The UK Race Relations (Amendment) Act 2000 places a statutory duty on all public authorities to promote race equality throughout all their functions. The purpose of this paper is to discuss steps being taken by social landlords in Wales and contractors and consultants to promote race equality within the construction procurement process.

Design/methodology/approach

The principle methods of data collection were focus groups with social landlords and postal questionnaires and semi structured telephone interviews with construction contractors and consultants.

Findings

Little action is being taken by social landlords in Wales to promote race equality within the construction procurement process. Furthermore, construction contractors and consultants that undertake work on behalf of social landlords are doing little to ensure race equality within their own organisations.

Research limitations/implications

A relatively small sample of construction contractors and consultants took part in the research.

Practical implications

In order to meet their obligations under current legislation social landlords need to ensure that they promote race equality within the procurement process. Construction companies including maintenance and minor works contractors that aspire to be engaged by social landlords will need to demonstrate that they are committed to race equality and its implementation and have the appropriate policies and procedures in place to ensure this.

Originality/value

This research is the first to evaluate the procurement practices of social landlords in Wales and how these practices may impact on race equality within the procurement process. The research also examined the steps being taken to promote equality by construction contractors and consultants operating within the social housing sector in Wales.

Details

Facilities, vol. 25 no. 7/8
Type: Research Article
ISSN: 0263-2772

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Article

Asifa Hussain and Mohammed Ishaq

More than six years have elapsed since the much‐heralded Race Relations (Amendment) Act 2000 (hereafter also referred to as the “Act”) came into force. The Act had been…

Abstract

Purpose

More than six years have elapsed since the much‐heralded Race Relations (Amendment) Act 2000 (hereafter also referred to as the “Act”) came into force. The Act had been prompted by concern at the lack of progress made in the sphere of racial equality despite the existence of the 1976 Race Relations Act. There were accusations that the 1976 Act was outdated and lacked the political teeth to be effective. The new Act imposed for the first time specific requirements on public sector institutions to be more proactive in promoting race equality. The duties would apply to public bodies that were previously exempt such as the Police and the National Health Service. This paper aims to focus on Scottish local councils and to examine the progress made by these public sector organisations in the field of race equality since the new Act came into force.

Design/methodology/approach

The researchers carried out a postal survey of Scotland's 32 local authorities in order to assess the progress made in the area of race equality. Questions focused on examining the scale of progress in relation to both employment and service delivery.

Findings

The results revealed a mixed picture. On the positive side, most councils had initiated race awareness training programmes. The majority had also incorporated aspects of race equality into their equal opportunities policies and most had instituted measures to engage with ethnic minority communities. However, there are still areas where performance is unsatisfactory, including inadequacies in the ethnic monitoring of staff, failure to reflect the size of the ethnic minority community in the workforce, and the absence of a clear and distinctive policy on racial harassment in the workplace.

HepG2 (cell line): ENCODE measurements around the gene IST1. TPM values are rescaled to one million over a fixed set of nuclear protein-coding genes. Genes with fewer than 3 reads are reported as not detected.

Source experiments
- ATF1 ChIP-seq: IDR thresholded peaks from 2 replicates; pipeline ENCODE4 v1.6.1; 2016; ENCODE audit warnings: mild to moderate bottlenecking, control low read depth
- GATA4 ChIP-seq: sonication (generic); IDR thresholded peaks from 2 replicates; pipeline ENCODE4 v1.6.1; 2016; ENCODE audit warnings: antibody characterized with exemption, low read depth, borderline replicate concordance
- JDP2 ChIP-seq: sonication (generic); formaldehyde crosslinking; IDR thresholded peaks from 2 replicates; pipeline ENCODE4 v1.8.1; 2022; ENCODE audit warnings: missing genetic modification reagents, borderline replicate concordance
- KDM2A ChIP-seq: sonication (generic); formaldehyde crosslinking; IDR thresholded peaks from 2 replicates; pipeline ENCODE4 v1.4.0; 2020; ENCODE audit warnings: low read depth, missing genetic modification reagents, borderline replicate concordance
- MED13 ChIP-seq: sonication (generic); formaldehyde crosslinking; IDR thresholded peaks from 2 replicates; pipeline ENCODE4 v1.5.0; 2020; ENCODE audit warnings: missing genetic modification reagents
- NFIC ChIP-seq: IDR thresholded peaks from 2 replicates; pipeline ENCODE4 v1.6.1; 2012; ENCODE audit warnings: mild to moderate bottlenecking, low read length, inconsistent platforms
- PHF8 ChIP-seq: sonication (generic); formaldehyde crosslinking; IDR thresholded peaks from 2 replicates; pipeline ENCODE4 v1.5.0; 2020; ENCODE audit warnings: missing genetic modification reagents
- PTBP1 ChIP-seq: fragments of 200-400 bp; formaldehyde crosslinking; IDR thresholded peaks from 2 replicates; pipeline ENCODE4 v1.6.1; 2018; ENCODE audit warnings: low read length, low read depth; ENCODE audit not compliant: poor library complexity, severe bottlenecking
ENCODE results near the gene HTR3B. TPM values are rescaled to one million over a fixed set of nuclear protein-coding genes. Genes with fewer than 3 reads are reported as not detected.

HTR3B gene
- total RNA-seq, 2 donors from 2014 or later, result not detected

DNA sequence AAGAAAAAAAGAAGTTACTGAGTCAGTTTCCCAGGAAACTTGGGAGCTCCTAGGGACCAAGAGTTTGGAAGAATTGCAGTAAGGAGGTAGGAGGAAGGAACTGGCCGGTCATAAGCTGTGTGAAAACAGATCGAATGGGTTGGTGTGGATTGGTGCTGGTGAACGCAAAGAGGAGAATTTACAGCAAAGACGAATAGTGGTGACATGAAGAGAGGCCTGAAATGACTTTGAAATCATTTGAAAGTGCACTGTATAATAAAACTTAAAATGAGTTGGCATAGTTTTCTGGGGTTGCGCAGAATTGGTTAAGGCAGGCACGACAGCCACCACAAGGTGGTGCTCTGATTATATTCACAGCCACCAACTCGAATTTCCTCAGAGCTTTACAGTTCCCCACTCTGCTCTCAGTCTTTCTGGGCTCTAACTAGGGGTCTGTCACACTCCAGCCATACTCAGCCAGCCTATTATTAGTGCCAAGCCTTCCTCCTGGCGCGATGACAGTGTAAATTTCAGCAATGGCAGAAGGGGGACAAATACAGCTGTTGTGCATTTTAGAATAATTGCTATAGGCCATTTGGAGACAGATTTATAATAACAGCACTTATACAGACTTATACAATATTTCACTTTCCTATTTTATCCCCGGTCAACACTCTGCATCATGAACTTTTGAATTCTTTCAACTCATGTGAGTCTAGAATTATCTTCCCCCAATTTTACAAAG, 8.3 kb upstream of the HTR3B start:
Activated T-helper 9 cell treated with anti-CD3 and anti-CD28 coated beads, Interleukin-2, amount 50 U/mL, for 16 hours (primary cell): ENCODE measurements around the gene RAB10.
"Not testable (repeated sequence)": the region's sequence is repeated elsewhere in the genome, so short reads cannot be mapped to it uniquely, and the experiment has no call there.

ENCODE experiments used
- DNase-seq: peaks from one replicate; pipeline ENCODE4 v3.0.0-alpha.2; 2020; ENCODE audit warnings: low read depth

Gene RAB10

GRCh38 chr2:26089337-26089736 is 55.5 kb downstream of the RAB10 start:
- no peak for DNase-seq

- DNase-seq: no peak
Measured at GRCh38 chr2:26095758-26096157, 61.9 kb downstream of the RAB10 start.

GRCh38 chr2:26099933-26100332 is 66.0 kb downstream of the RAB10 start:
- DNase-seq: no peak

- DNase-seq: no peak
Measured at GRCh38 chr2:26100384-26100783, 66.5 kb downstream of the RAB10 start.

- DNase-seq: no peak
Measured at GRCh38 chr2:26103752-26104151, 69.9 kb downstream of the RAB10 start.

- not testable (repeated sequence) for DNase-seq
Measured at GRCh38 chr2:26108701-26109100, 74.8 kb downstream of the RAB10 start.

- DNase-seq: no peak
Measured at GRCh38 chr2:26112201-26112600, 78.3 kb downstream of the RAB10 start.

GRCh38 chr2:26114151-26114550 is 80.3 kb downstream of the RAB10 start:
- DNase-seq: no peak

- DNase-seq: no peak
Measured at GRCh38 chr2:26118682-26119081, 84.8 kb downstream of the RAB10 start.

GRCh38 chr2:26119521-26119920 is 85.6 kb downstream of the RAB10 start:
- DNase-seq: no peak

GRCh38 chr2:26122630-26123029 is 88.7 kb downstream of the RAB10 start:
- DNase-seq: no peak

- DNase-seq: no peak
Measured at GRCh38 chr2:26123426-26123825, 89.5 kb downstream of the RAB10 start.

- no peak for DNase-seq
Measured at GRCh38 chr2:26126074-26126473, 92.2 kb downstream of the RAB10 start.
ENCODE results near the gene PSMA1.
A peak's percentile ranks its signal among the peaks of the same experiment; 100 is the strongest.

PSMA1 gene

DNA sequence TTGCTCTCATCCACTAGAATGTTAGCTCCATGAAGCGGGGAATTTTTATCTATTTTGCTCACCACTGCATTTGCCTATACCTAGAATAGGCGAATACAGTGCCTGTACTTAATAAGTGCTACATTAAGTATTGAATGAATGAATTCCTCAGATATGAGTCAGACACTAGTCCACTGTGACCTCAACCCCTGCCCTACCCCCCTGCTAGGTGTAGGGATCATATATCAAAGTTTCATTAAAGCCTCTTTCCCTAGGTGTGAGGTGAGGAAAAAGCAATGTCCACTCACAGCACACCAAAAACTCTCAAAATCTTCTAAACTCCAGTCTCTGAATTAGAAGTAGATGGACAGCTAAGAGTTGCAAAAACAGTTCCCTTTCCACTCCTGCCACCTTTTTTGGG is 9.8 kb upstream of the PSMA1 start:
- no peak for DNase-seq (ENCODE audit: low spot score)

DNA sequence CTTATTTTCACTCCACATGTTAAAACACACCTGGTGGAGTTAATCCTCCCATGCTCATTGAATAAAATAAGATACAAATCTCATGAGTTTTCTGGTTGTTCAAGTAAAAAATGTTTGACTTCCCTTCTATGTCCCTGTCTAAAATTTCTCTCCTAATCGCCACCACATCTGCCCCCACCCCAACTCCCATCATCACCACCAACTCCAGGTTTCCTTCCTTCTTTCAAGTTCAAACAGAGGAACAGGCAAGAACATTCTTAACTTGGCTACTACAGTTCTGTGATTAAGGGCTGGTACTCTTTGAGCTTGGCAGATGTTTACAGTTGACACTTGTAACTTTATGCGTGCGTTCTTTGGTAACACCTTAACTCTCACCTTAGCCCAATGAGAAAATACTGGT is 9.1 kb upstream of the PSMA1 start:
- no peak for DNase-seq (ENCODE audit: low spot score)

Originality/value

This research will be of great value to anyone who is interested in assessing whether the legislative duties imposed by the Act have been satisfied by Scotland's local authorities. It is the first study of its kind in Scotland and is likely to appeal to both practitioners in the public sector and to academics.

Details

International Journal of Public Sector Management, vol. 21 no. 6
Type: Research Article
ISSN: 0951-3558

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Article

Margaret Page, Chrissie Oldfield and Birgit Urstad

Equality and diversity are generally positioned as special interests, marginal to the mainstream of social policy teaching and learning. The purpose of this paper is to…

Abstract

Purpose

Equality and diversity are generally positioned as special interests, marginal to the mainstream of social policy teaching and learning. The purpose of this paper is to make the case for shifting equality and diversity out of the margins and into the centre of education for mid career public managers, and offers practical methods for doing so.

Design/methodology/approach

The current EU policy framework requires public services to go beyond eliminating discrimination, and to promote equality. The paper suggests that while this offers great opportunities for advancing the cause of social justice, the cultures that predominate in public policy may lead to loss and failure. Academic research and experience demonstrate that these changes are highly complex, touching on issues that are integral to our sense of who we are, and how we relate to each other as educators and students, and as enforcers, beneficiaries and implementers of these policies. The paper touches on deeply held emotions, showing that more exploration of appropriate pedagogical methods is needed.

Findings

The paper finds that only by raising issues of equality and diversity to mainstream social policy teaching and learning is there likely to be a shift in thinking and commitment that will encourage integration of equality measures within management and leadership of public.

Originality/value

The paper offers three dimensions of pedagogy for enabling public service managers to engage with diversity and the equality agenda within educational contexts, and offers three illustrations of pedagogic processes that support this learning.

Details

International Journal of Public Sector Management, vol. 21 no. 4
Type: Research Article
ISSN: 0951-3558

Keywords